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Medications

Anticoagulants (blood thinners) decrease your blood's ability to clot. They are used to stop clots from getting bigger and to prevent blood clots from forming. Anticoagulants do not break up blood clots that have already formed. Your body's natural system will dissolve the clot. Anticoagulants can be given:

Heparin and warfarin may be given at the same time. Heparin acts quickly, while warfarin takes 2 to 3 days before it starts to work. Once warfarin is working, the heparin will be stopped. Pregnant women cannot take warfarin and are treated with heparin only.

If you have DVT, treatment with anticoagulants usually lasts for 3 to 6 months. However, the length of treatment may vary if:

The most common side effect of anticoagulants is bleeding. You need to have regular blood tests to check how well the medicine is working. You should call your doctor right away if you have easy bruising or bleeding.

Thrombin inhibitors are new medications that interfere with the clotting process. They are used to treat some types of clots and for patients who cannot take heparin.

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Emergency Treatment

When pulmonary embolism is life threatening, doctors may use treatments to remove or break up clots in the lungs. These treatments are given in the emergency room or in the hospital and include:

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Additional Considerations

Vena cava filters are used when you cannot take medications to thin your blood, or if you are taking blood thinners and continue to develop clots. The filter is inserted inside a large vein called the inferior vena cava (the vein that carries blood from the body back to the heart). It can catch the clots as they try to move through the body to the lungs. This treatment can prevent a clot from traveling to the lungs. It cannot stop other clots from forming.

Graduated compression stockings are worn on the legs from the arch of the foot to just above or below the knee. These stockings are tight at the feet and become looser as they go up the leg. This causes a gentle compression (or pressure) up your leg. The stockings provide support and reduce the chronic swelling that can occur in the leg after a blood clot has occurred.

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How Is Pulmonary Embolism Prevented?

Preventing pulmonary embolism begins with preventing DVT. It is important to know if you are at risk for DVT and to take steps to lower your risk.

If you have never had a deep vein clot, but are in a situation that may increase your risk, be sure to:

If you already have had DVT or a pulmonary embolism, you need to prevent further clots from developing by:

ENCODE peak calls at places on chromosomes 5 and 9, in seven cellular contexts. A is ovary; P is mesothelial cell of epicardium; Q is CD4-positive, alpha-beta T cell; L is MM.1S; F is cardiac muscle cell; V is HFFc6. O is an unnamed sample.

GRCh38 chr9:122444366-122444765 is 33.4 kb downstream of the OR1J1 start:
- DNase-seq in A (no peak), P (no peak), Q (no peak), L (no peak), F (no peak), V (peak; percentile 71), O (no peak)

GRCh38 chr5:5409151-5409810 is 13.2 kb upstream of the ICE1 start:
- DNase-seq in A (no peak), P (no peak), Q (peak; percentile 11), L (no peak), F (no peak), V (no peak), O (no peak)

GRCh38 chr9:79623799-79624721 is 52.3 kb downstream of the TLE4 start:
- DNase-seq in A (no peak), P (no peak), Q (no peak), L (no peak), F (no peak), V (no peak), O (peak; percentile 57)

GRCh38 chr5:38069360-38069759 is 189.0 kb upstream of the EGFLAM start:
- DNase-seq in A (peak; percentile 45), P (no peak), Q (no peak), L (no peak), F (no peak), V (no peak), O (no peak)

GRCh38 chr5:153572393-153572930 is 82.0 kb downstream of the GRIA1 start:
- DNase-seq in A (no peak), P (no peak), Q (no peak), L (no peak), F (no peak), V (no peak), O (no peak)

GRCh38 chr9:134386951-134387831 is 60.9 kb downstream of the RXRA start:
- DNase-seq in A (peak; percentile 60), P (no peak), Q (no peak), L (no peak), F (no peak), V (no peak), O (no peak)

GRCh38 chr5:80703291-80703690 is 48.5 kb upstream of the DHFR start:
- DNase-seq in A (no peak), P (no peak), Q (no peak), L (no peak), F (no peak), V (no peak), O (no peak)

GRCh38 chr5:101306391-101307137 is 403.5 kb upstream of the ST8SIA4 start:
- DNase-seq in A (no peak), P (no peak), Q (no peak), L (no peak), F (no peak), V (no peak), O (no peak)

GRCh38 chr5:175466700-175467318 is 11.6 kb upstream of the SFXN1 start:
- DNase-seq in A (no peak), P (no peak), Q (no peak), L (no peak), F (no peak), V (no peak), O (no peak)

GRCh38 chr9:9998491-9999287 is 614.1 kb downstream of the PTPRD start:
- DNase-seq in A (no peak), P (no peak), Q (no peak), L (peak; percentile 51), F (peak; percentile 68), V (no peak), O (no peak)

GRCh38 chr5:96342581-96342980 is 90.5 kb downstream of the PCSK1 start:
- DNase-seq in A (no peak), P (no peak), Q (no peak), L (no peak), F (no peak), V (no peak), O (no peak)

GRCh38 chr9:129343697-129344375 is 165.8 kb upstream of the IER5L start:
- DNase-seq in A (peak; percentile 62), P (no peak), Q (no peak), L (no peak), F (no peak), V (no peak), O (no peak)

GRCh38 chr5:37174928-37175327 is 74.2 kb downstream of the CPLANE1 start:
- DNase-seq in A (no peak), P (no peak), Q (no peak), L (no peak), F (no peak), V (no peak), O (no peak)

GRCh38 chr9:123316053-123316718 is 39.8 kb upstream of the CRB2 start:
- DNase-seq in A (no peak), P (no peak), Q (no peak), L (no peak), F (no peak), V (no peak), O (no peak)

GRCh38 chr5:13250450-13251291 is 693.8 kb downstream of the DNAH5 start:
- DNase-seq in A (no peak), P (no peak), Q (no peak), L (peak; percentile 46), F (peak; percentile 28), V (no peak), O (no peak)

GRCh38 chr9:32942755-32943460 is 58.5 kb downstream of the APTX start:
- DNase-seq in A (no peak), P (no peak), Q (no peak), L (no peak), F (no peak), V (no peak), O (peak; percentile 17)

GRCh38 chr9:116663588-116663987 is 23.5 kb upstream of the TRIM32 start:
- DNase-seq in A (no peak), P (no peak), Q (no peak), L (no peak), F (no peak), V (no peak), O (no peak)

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Life after Pulmonary Embolism

Once you have had a pulmonary embolism (with or without a DVT), you have a greater chance of having another one. After treatment has begun and you are feeling better, your treatment will continue at home.

At home, you will continue taking blood-thinning medications. It is important that you:

Medications used to treat pulmonary embolism may thin your blood too much. This can cause:

Treatment for pulmonary embolism usually lasts up to 6 months. During treatment and after, you should continue to:

If you think that you have DVT or are having symptoms of a pulmonary embolism, you should contact your doctor immediately.

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Summary

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Links to More Information on Pulmonary Embolism

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Clinical Trials

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The information contained in materials published by the National Heart, Lung, and Blood Institute (NHLBI) is in the public domain. No further permission is required to reproduce or reprint the information in whole or in part. However, organizations that reproduce NHLBI publications should cite the National Heart, Lung, and Blood Institute as a part of the National Institutes of Health and the U.S. Department of Health and Human Services as the source. This applies to printed publications as well as documents from the NHLBI Web site. Organizations may add their own logo or name. We further ask that no changes be made in the content of the material, and that the material as well as any NHLBI Internet links should not be used in any direct or indirect product endorsement or advertising.

Where to find this information: http://www.nhlbi.nih.gov/health/dci/Diseases/pe/pe_what.html